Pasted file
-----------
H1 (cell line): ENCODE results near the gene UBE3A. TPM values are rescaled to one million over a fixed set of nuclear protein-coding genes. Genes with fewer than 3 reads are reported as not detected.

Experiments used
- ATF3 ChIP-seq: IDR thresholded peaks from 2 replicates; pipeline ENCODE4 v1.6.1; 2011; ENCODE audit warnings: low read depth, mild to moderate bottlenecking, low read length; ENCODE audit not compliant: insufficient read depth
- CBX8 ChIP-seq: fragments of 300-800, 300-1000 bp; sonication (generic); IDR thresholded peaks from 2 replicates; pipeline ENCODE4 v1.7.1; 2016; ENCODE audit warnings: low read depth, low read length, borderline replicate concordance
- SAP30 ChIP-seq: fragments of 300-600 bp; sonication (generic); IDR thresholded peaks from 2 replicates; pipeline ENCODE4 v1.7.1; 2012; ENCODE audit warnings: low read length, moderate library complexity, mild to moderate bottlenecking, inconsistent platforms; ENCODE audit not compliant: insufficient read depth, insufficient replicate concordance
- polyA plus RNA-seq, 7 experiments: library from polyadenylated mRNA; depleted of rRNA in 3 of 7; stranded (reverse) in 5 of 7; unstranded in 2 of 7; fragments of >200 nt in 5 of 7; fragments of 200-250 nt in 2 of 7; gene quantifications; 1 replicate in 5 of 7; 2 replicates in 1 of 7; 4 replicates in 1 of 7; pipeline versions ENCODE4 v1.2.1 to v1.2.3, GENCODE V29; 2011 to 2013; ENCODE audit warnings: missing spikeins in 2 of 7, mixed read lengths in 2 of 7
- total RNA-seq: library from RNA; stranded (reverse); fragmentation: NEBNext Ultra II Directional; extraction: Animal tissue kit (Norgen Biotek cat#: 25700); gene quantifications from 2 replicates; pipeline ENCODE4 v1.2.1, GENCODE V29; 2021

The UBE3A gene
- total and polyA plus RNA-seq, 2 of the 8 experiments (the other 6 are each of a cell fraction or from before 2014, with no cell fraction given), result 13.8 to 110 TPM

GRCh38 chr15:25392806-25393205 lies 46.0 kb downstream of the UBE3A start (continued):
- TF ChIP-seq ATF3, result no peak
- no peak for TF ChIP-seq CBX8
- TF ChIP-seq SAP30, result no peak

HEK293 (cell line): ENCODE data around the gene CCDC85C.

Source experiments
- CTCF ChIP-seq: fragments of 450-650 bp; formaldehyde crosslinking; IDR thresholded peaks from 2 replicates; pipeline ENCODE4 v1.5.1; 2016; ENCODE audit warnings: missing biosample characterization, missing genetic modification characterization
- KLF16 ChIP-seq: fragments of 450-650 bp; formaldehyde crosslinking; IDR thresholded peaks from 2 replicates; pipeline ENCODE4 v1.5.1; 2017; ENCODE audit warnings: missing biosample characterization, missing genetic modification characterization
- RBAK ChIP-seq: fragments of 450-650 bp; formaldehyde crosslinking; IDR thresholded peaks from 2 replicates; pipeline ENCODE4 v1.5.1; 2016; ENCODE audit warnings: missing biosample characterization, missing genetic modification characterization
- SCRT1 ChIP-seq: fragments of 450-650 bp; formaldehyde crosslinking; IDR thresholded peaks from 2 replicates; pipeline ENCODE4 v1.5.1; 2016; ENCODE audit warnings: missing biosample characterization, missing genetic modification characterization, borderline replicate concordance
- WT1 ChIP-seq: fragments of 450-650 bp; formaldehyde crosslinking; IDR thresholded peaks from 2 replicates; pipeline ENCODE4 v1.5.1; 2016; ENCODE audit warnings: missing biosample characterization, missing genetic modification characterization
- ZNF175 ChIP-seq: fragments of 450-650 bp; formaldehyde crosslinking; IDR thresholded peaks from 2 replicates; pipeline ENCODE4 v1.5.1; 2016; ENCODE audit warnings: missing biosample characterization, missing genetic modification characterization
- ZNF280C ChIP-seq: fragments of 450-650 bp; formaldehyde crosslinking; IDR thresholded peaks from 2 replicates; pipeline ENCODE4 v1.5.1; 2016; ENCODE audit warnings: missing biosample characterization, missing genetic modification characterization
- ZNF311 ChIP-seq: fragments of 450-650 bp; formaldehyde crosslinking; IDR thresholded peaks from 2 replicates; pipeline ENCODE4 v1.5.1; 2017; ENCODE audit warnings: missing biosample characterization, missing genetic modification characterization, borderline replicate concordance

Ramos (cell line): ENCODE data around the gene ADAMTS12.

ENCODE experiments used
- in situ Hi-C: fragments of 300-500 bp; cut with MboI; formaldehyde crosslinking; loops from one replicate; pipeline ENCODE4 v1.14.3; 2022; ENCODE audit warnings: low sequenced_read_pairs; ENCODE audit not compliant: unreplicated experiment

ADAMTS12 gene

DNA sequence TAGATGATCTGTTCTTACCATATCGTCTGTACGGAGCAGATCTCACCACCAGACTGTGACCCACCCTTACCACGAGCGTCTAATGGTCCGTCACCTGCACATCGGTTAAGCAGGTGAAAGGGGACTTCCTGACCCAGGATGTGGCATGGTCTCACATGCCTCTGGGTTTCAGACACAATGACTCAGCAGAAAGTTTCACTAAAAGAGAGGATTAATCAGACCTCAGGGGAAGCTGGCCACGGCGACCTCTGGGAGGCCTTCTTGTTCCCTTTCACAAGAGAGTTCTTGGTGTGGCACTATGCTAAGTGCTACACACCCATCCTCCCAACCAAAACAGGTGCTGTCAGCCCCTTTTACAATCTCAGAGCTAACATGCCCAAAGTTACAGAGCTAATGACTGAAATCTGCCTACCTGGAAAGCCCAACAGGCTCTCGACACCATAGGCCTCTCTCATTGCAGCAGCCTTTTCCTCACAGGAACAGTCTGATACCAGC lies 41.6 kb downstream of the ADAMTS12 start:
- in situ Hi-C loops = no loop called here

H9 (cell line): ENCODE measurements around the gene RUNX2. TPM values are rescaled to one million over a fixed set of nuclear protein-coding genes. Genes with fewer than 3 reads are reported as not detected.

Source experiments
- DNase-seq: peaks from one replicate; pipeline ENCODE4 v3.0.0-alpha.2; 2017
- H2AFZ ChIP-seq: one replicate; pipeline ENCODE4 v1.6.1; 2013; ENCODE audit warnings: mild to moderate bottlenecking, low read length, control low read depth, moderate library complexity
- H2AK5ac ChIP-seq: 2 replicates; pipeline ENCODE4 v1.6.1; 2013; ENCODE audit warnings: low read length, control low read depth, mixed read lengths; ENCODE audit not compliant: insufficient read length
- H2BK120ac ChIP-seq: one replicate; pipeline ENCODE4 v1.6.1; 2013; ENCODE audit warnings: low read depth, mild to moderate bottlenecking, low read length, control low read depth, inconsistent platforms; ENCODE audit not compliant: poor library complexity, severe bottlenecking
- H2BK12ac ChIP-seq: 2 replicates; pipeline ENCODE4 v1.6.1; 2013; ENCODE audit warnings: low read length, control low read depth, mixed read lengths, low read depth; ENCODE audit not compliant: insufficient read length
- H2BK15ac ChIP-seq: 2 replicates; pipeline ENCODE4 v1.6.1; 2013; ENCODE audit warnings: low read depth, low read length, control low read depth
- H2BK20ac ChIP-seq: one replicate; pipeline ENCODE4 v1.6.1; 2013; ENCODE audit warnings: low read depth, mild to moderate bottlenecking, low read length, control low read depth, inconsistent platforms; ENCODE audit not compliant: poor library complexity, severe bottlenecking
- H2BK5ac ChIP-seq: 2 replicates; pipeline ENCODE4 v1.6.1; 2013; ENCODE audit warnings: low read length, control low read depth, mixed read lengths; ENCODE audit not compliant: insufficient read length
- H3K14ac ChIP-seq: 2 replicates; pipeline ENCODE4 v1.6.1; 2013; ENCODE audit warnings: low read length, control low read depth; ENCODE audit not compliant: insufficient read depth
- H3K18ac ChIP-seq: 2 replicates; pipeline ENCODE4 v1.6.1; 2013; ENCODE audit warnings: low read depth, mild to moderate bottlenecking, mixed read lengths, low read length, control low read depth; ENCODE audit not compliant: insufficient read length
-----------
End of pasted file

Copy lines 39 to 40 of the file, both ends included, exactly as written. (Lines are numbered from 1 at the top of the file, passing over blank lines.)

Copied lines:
- H2BK5ac ChIP-seq: 2 replicates; pipeline ENCODE4 v1.6.1; 2013; ENCODE audit warnings: low read length, control low read depth, mixed read lengths; ENCODE audit not compliant: insufficient read length
- H3K14ac ChIP-seq: 2 replicates; pipeline ENCODE4 v1.6.1; 2013; ENCODE audit warnings: low read length, control low read depth; ENCODE audit not compliant: insufficient read depth